Love - it's a brain drive, like getting you goal is

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Status: Finished  |  Genre: Non-Fiction  |  House: Booksie Classic
Why do you feel so extra bummed after being dumped? Your brain waves make it so...

Submitted: April 19, 2015

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Submitted: April 19, 2015

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This morning, Death / Universe / God / Thought {take your pick} then took me to link the book I am currently re-reading, “Women Who Run With The Wolves” by Clarissa P. Estes, to my health and the Helen Fisher talks. Estes writes from her research as a psychoanalyst, amongst many other roles, that immunity is increased or decreased according to the state of the Soul. Hence my ill-health, which has not been healed by prayer, religious oil, 7.5, physio, chiro, sports massage, GPs, Health Point therapy, Acidity Balance Therapy, Body Talk, Artist’s Way Course and the like, could be due to Soul-discontent, in its various forms. I’m currently trying homeopathy and Body Stress Release Therapy to see where I end up with these options. Still, I have literally spent thousands of money currencies and encountered so many ‘thoughts’, ‘options’ and ‘diagnoses’ that I literally no longer know which way to turn.

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I can’t blame it all on “unrequited love” as I was physically out of harmony and just going through the motions before the unrequited story. Yet, in watching Helen Fisher’s TEDTalk  http://www.ted.com/speakers/helen_fisher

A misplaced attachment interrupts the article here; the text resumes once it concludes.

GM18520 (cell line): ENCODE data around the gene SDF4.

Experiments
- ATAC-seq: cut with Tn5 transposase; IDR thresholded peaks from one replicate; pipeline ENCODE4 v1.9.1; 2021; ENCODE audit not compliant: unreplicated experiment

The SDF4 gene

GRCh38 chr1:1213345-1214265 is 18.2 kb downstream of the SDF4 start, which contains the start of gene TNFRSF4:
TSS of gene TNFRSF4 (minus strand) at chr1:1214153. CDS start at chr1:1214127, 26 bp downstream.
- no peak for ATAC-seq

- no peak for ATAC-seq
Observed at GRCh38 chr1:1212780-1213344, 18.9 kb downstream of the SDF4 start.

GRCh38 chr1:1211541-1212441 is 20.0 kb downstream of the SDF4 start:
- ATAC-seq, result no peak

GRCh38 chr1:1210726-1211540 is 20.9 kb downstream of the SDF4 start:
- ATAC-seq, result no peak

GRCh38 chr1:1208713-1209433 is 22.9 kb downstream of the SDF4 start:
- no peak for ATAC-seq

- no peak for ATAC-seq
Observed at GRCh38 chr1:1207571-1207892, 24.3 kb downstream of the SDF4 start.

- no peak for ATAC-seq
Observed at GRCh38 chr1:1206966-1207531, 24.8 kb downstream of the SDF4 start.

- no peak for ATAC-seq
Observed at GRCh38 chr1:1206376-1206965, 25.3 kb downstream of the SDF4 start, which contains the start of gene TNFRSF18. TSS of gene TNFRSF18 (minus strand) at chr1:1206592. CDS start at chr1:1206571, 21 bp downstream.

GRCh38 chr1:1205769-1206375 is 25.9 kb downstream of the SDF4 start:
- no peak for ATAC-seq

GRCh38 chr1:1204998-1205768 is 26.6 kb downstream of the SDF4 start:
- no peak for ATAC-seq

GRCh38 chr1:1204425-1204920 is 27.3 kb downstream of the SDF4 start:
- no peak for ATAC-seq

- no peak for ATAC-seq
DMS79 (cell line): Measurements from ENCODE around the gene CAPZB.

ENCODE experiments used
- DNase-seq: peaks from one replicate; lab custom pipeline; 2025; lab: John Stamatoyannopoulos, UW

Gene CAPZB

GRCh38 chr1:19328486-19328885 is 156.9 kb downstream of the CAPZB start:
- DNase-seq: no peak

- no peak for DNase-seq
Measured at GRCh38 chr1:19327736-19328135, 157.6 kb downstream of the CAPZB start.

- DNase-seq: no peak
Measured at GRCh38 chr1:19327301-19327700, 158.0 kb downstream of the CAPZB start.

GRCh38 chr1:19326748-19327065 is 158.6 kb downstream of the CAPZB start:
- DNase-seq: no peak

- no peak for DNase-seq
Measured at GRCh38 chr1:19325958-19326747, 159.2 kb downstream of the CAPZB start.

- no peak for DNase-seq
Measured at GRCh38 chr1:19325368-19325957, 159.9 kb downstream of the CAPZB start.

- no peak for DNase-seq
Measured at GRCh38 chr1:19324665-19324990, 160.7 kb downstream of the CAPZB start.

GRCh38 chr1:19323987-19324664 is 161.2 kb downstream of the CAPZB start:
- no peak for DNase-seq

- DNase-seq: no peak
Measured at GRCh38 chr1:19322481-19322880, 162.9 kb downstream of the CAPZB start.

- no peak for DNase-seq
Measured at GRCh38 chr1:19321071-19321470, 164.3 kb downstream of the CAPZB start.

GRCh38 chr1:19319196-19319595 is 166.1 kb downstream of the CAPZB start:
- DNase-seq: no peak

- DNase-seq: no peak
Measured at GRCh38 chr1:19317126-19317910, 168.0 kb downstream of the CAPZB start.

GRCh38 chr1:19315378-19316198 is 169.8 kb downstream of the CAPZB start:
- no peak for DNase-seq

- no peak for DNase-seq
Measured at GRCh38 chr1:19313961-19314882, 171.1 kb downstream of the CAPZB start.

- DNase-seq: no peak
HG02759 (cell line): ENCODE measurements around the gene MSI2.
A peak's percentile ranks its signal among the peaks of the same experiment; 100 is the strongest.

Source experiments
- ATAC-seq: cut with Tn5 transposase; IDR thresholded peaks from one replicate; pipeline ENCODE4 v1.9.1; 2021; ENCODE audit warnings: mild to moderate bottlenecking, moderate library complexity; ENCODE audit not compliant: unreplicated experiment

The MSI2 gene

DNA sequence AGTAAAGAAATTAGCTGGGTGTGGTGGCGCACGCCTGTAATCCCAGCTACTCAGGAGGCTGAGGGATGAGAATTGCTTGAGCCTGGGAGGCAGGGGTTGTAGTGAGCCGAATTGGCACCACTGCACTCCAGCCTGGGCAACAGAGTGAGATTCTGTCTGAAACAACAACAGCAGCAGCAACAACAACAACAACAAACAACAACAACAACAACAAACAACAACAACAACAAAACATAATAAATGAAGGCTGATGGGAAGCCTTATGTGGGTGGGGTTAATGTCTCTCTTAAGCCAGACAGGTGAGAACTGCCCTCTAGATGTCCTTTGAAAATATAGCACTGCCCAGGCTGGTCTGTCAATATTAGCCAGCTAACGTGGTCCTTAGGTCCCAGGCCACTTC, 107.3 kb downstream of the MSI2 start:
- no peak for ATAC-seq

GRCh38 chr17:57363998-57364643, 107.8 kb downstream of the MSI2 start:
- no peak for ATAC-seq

http://www.ted.com/talks/helen_fisher_studies_the_brain_in_love?language=en

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Here’s the thing, Helen Fisher, with her M.R.I. research into “Love”, says that “LOVE” is not an emotion, it’s a drive, because it stems from the same part of our brains that want to win, achieve and such like. She says that there are 3 drives in the process: 1) Lust, 2) Focus to one by romance and connection, and 3) Attachment, the desire for only that one in every way, creating jealousy, protection etc. According to brain readings, she says: “…romantic love is much more than a cocaine high -- at least you come down from cocaine. Romantic love is an obsession. It possesses you. You lose your sense of self. You can't stop thinking about another human being. Somebody is camping in your head. As an eighth-century Japanese poet said, "My longing had no time when it ceases." Wild is love. And the obsession can get worse when you've been rejected... You know, when you've been dumped, the one thing you’d love to do is just forget about this human being, and then go on with your life -- but no, you just love them harder. As the poet Terence, the Roman poet once said, "The less my hope, the hotter my love." And indeed, we now know why. Two thousand years later, we can explain this in the brain. That brain system -- the reward system for wanting, for motivation, for craving, for focus -- becomes more active when you can't get what you want. In this case, life's greatest prize: an appropriate mating partner… Last but not least, we found activity in a brain region associated with deep attachment to another individual. No wonder people suffer around the world, and we have so many crimes of passion. When you've been rejected in love, not only are you engulfed with feelings of romantic love, but you're feeling deep attachment to this individual. Moreover, this brain circuit for reward is working, and you're feeling intense energy, intense focus, intense motivation and the willingness to risk it all to win life's greatest prize…